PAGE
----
‘Expectations exceeded’ at school in Uganda being built with local gifts

In just three and a half years, the campus of St. Patrick Nursery and Primary Day and Boarding School in Uganda has grown to include dormitories for boys and girls, a large classroom block named for St. Monica Parish in East Peoria, housing for teachers and an administration building, among other facilities and construction continues. Father Julius Turyatoranwa credits the generosity of people in central Illinois for the school’s success. (Provided photo)

WASHINGTON — Like everywhere else, COVID-19 has affected the people of Uganda, making it difficult to travel and hold school. Father Julius Turyatoranwa didn’t let it stop him from making his way back to central Illinois, however, and bringing good news about St. Patrick Nursery and Primary Day and Boarding School.

Marla Jarboe greets Father Julius Turyatoranwa after Mass at St. Patrick Church in Washington Aug. 15. He had served as parochial vicar at the parish while studying for his doctorate at Illinois State University and he named the school he founded in Uganda after St. Patrick. (The Catholic Post/Jennifer Willems)

He arrived on Aug. 6 and hit the ground running, spending much of this month attending fundraisers, celebrating Mass, and sharing that good news with friends and former parishioners in East Peoria, Washington, Bloomington, Normal, Morton and Peoria.

He is due to return to Uganda on Sept. 12.

Coordinating his visit has been Building Hope in Kids – Uganda, the charitable foundation established to help him build the school that aims to break the cycle of generational poverty by providing “a superb education to children.” His host has been John Grillot, president of the BHIKU board.

“Really our expectations — we have exceeded them already,” Father Julius said during an interview at Grillot’s Washington home. “When we started we thought we would keep building slowly, slowly, slowly.”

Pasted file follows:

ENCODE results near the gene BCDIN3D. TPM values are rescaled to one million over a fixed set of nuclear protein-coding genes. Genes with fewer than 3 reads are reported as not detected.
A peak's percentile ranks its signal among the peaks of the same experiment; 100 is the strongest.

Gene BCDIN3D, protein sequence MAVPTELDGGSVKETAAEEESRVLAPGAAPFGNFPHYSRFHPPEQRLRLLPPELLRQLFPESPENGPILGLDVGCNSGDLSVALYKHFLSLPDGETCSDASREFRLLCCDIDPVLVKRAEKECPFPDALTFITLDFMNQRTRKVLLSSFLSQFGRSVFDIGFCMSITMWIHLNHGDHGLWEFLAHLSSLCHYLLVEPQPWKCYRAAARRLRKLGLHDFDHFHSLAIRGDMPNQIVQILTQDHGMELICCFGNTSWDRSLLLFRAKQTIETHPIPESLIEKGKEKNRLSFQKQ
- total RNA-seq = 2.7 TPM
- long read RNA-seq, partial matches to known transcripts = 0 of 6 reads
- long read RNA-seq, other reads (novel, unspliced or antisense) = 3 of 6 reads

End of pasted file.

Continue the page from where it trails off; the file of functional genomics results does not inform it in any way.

It has been anything but slow, however.


Father Julius served as parochial vicar at parishes of the Diocese of Peoria from 2007 to 2017 while he studied for a master’s degree and doctorate in educational administration at Illinois State University. He named the school in Uganda after St. Patrick Parish and School in Washington, where he was from 2014 to 2017.

Construction of an auditorium to be named for St. Francis of Assisi is being constructed now on the campus of St. Patrick Nursery and Primary School in Uganda. The multipurpose space will have seating for 1,000 and be used for Mass and large school functions. (Provided photo)

He returned home on Dec. 29, 2017, and construction began in 2018. Phase 1 included a classroom block, administration building, dining and multipurpose hall, and kitchen, with an estimated cost of $640,000. It was completed in April 2019.

The large classroom block was named for St. Monica Parish in East Peoria, which also benefited from Father Julius’ ministry while he was in Washington. Most of the other buildings bear the names of major donors.

Dormitories for the boarding students — one for 300 boys and one for 300 girls — were built in Phase 2 for $452,000, with the work completed in January 2020.

Phase 3 included living quarters for the teachers, a third level for both dormitories, and a security wall around the campus. The cost of these projects was $440,000 and they were completed by February of this year.

“Teachers do not have cars like they do here. If you want good teachers you recruit them from far away,” Father Julius said. “So they need accommodations to stay at the school.”

That also allows them to help with the boarding students, he said.

Father Julius said they are in Phase 4 now, which includes construction of an auditorium to be named for St. Francis of Assisi. It will be used for graduation and other school functions and have seating for 1,000 people on two levels. Staff housing is also part of this phase, which he hopes will be completed by this December.

“When we have Masses, we can use the auditorium,” he added. “Right now we are using the dining hall, but it is small. We are just 500 now, but it is filled to capacity.”

“When people pass by they say, ‘Which university is that?’ because it doesn’t look like a primary school.” — Father Julius Turyatoranwa

Masses are celebrated on Thursdays for the entire student body and on Sunday for the boarding students.

The cost of Phase 4 is $550,000, with $106,000 in additional funding needed for the auditorium, and $150,000 still needed for the housing, which will accommodate 12 more teachers.

Phase 5 would allow them to add an independent nursery school, which has not been designed yet. Father Julius said this is required by the government. Right now the nursery school shares space in the main classroom block with the primary school students.